In the court’s opinion, “the fact that (Shaffer) did not ask, in the presence of the officers, to speak with her family calls in to question the veracity of the allegation. The record is completely void of any request by Ms. Shaffer to see her parents and she makes no mention of her family.”
According to the opinion, a second interview with Shaffer occured roughly 26 hours later on Jan. 5, 2017, with Schramm and MSP Homicide Unit Sgt. Jonathan Martin.
“Interview #2 begins with another advice of Miranda rights, with Ms. Shaffer signing the written waiver again,” the opinion states.
The third and final interview takes place roughly 10 hours after the second, just after midnight on Jan. 6, 2017.
“This interview is conducted at the request of Ms. Shaffer for her to clarify some information she had previously given the officers,” the opinion states. “She is Mirandized for the third time and waives her rights before the interview begins. Ms. Shaffer is visibly upset and cries throughout the interview because she is concerned about inconsistencies in her previous statements and how they might be interpreted by the officers.”
Shaffer requested to talk to the officers because she wanted to clarify and disclose additional information so the officers would understand the actions she took during the incident, the opinion states.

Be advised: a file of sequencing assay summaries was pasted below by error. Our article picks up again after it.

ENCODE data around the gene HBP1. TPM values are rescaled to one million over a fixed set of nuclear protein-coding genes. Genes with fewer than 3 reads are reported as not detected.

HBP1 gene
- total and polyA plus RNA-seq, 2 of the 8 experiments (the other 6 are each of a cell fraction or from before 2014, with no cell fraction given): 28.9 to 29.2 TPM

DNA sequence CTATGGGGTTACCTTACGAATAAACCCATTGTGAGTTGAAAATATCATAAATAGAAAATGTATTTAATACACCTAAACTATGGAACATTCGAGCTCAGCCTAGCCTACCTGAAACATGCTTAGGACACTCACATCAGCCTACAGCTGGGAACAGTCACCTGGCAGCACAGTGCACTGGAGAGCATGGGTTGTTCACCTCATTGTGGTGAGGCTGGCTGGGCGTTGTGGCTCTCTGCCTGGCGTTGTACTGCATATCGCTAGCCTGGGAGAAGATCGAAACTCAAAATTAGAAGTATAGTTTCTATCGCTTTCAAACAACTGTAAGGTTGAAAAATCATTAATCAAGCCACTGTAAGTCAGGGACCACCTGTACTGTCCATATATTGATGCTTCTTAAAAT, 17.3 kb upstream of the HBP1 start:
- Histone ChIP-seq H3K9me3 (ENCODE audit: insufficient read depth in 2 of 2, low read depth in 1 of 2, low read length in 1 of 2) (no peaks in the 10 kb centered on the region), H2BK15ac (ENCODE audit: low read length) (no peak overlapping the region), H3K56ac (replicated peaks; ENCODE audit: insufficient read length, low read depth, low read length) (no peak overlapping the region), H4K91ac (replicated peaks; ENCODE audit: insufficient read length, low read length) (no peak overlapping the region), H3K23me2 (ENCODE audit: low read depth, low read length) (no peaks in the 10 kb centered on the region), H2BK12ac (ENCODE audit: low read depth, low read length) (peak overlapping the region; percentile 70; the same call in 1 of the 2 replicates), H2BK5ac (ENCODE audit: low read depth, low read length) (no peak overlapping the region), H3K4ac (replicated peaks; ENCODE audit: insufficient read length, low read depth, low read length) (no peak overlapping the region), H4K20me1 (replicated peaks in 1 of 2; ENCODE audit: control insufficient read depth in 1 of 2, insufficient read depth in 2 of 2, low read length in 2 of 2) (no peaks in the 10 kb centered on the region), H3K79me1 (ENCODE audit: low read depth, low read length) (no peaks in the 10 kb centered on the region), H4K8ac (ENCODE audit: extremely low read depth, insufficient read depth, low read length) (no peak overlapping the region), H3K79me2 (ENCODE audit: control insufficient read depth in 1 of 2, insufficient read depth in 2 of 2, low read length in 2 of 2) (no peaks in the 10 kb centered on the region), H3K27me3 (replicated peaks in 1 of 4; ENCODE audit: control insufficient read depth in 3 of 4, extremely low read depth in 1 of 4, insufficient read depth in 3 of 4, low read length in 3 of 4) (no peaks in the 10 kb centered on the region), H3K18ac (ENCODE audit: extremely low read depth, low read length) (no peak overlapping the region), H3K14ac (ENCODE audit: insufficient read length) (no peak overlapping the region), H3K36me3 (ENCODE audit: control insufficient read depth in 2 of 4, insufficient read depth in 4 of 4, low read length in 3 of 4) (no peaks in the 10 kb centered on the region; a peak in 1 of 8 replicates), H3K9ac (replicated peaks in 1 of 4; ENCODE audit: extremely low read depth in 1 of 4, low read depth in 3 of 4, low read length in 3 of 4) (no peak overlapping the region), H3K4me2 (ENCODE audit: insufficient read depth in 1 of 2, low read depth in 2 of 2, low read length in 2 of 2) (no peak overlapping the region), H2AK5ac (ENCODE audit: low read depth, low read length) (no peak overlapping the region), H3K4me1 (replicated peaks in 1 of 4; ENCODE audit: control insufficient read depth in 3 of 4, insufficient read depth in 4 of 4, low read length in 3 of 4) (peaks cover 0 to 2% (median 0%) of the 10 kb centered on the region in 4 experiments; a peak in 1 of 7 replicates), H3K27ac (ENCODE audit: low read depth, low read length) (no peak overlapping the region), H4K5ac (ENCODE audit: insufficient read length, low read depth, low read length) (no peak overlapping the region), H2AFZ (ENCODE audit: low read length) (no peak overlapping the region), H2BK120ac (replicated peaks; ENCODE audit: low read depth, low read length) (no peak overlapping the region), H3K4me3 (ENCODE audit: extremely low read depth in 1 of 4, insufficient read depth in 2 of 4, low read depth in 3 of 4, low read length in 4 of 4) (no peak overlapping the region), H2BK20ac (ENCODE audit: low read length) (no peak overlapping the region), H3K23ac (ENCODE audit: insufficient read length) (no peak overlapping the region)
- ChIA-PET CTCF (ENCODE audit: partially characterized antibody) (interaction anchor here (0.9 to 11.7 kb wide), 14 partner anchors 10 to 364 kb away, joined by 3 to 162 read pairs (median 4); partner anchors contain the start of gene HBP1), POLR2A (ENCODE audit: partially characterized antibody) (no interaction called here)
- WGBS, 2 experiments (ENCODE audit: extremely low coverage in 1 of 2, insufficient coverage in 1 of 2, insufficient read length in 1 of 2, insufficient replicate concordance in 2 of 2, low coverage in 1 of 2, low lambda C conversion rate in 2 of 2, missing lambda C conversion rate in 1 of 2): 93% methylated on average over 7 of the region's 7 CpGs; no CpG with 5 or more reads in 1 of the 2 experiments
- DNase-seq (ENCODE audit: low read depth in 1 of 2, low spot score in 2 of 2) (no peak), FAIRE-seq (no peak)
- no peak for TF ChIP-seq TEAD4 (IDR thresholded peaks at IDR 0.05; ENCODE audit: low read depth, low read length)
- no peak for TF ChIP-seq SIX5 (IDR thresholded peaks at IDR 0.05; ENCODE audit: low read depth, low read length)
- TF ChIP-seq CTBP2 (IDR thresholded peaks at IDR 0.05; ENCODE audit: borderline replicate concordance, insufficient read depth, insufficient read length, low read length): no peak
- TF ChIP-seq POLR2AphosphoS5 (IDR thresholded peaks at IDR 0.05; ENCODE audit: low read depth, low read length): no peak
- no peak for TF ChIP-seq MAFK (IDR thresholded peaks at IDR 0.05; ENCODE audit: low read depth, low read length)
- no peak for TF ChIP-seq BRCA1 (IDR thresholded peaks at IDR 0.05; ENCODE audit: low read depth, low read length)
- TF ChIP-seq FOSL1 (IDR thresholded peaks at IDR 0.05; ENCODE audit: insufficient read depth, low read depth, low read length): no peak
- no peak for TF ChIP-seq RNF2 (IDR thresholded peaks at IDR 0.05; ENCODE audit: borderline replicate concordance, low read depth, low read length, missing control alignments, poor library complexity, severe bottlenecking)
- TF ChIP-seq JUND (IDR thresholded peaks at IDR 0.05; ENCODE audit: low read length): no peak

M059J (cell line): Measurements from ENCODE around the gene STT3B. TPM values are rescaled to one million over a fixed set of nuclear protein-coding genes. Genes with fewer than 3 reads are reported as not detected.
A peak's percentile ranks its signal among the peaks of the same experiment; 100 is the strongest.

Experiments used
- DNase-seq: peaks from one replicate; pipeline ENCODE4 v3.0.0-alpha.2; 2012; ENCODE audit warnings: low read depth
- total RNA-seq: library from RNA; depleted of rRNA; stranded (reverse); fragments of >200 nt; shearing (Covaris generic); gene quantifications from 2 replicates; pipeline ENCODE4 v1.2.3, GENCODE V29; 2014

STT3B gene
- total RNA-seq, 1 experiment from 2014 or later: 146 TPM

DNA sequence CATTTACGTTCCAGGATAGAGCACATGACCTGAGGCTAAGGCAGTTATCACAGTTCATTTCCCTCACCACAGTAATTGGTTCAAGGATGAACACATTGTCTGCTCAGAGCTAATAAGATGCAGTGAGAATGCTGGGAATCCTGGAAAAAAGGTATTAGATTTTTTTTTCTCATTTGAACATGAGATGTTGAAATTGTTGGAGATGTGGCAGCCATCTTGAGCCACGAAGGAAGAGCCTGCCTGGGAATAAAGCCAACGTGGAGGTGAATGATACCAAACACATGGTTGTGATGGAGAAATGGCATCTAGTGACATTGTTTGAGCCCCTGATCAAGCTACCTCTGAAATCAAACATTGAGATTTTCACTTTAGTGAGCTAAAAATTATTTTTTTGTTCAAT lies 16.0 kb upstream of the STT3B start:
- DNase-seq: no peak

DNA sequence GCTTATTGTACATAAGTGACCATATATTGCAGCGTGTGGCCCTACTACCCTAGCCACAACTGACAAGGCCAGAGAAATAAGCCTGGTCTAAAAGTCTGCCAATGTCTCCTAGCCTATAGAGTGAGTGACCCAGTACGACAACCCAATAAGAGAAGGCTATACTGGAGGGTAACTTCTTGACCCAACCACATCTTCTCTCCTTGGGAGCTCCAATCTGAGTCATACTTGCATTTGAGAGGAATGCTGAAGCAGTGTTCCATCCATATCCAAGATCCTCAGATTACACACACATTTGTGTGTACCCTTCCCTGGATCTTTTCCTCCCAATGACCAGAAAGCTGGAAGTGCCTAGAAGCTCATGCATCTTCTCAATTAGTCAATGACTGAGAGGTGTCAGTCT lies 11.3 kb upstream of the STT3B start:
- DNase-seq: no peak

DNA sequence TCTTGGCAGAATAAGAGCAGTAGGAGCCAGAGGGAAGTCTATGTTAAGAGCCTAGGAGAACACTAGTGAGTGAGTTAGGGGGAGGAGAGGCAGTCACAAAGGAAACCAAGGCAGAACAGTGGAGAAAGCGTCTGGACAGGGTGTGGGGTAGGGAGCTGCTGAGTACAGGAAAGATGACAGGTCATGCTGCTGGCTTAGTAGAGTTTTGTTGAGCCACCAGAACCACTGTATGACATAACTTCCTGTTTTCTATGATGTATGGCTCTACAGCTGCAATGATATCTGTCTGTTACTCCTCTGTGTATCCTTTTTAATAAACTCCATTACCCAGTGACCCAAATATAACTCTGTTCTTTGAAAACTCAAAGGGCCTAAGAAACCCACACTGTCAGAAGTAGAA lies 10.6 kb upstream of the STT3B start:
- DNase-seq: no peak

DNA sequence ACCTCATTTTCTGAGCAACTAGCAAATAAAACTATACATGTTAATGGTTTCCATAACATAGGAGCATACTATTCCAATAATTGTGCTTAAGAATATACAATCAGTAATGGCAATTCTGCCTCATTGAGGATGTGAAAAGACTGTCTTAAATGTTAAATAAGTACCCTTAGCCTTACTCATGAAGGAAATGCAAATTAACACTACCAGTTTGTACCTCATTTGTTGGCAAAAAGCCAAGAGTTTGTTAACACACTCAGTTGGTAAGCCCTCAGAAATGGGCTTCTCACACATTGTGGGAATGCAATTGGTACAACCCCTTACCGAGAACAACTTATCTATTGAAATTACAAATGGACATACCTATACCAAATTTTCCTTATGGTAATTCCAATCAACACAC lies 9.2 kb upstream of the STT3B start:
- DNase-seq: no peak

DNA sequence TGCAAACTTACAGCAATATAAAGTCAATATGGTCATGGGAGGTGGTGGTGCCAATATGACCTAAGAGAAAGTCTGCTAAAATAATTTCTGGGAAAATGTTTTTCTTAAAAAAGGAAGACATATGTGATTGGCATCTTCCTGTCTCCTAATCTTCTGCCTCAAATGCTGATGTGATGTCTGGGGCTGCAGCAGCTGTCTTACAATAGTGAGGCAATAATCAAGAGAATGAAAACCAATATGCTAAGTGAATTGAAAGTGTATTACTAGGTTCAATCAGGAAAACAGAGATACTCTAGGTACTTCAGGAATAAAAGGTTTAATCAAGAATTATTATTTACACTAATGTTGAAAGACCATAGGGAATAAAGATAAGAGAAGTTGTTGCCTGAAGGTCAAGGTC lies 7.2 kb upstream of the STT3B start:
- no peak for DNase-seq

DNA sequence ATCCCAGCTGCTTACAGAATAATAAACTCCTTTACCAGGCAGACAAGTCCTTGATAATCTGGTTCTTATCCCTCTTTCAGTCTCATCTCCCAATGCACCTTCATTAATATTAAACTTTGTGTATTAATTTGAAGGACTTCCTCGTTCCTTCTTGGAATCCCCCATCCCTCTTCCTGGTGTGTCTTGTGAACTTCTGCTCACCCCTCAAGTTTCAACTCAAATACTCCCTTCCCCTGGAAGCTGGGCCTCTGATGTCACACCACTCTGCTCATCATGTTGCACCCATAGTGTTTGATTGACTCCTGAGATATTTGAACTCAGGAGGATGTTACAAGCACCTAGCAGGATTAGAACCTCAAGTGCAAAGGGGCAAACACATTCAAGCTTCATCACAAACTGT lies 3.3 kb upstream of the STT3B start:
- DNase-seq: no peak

“At no time do the officers make any threats, promises, or inducements. It should be noted again that she has seen her family at this point and the issue raised regarding (the first interview) is moot.”
The central question the court is presented with is whether the employees of the medical center were acting as agents of law enforcement, the opinion states.
The only evidence presented by either side was testimony from Shaffer and her mother.
“It would have been very useful to the Court to have independent testimony or evidence from hospital staff or policy manuals on limiting access of family to patients,” the opinion states. “Since the record is void of any such evidence, the Court is left with the limited testimony of the Defendant and her mother to make the determination, even though the potential for bias is significant.”
From reviewing the audio recordings and written transcripts, it is very clear police never deny Shaffer access to her family and make no threats, promises, or inducements, the opinion states.
While Shaffer testified at the January motion hearing she could not recall whether she asked any of the officers to see her family, Strubin states via the court opinion, “in listening to the audio recording, she never makes any mention of wanting to see her family to the officers or the hospital personnel that enter the room. She also testified that she does not recall any names of these hospital workers that allegedly made these statements.”
The record is completely void of any evidence or testimony that the statements, if made, were directed by police, the opinion states.
Police officers acted properly with respect to all three interviews and the motion to suppress “is hereby DENIED,” the opinion states.
A motion hearing is scheduled for 9 a.m. March 12.
The trial is set for the following four days, with jury selection expected on March 13.